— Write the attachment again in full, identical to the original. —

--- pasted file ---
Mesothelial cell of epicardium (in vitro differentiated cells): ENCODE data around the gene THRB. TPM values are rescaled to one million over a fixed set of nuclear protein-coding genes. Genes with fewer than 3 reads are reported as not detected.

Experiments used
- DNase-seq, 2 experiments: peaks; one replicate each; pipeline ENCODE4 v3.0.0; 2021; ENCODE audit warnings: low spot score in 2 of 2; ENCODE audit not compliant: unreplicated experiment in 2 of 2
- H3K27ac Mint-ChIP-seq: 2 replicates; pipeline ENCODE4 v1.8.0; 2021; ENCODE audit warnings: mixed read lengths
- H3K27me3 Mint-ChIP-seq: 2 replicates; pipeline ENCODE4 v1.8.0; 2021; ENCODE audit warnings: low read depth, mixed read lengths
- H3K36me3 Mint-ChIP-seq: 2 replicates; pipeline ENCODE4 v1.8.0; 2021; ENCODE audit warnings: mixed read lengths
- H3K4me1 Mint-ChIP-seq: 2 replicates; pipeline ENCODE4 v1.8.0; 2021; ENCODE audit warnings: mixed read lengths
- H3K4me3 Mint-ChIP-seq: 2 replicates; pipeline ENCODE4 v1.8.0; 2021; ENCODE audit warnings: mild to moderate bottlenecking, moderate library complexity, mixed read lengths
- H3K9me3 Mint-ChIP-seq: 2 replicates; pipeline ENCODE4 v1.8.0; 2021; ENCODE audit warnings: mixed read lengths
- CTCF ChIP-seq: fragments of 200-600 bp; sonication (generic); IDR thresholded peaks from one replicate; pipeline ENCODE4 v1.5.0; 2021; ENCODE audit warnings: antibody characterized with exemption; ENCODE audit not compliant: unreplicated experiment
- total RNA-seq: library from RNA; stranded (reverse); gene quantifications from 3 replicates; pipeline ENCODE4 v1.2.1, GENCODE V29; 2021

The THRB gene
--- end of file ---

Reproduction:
Mesothelial cell of epicardium (in vitro differentiated cells): ENCODE data around the gene THRB. TPM values are rescaled to one million over a fixed set of nuclear protein-coding genes. Genes with fewer than 3 reads are reported as not detected.

Experiments used
- DNase-seq, 2 experiments: peaks; one replicate each; pipeline ENCODE4 v3.0.0; 2021; ENCODE audit warnings: low spot score in 2 of 2; ENCODE audit not compliant: unreplicated experiment in 2 of 2
- H3K27ac Mint-ChIP-seq: 2 replicates; pipeline ENCODE4 v1.8.0; 2021; ENCODE audit warnings: mixed read lengths
- H3K27me3 Mint-ChIP-seq: 2 replicates; pipeline ENCODE4 v1.8.0; 2021; ENCODE audit warnings: low read depth, mixed read lengths
- H3K36me3 Mint-ChIP-seq: 2 replicates; pipeline ENCODE4 v1.8.0; 2021; ENCODE audit warnings: mixed read lengths
- H3K4me1 Mint-ChIP-seq: 2 replicates; pipeline ENCODE4 v1.8.0; 2021; ENCODE audit warnings: mixed read lengths
- H3K4me3 Mint-ChIP-seq: 2 replicates; pipeline ENCODE4 v1.8.0; 2021; ENCODE audit warnings: mild to moderate bottlenecking, moderate library complexity, mixed read lengths
- H3K9me3 Mint-ChIP-seq: 2 replicates; pipeline ENCODE4 v1.8.0; 2021; ENCODE audit warnings: mixed read lengths
- CTCF ChIP-seq: fragments of 200-600 bp; sonication (generic); IDR thresholded peaks from one replicate; pipeline ENCODE4 v1.5.0; 2021; ENCODE audit warnings: antibody characterized with exemption; ENCODE audit not compliant: unreplicated experiment
- total RNA-seq: library from RNA; stranded (reverse); gene quantifications from 3 replicates; pipeline ENCODE4 v1.2.1, GENCODE V29; 2021

The THRB gene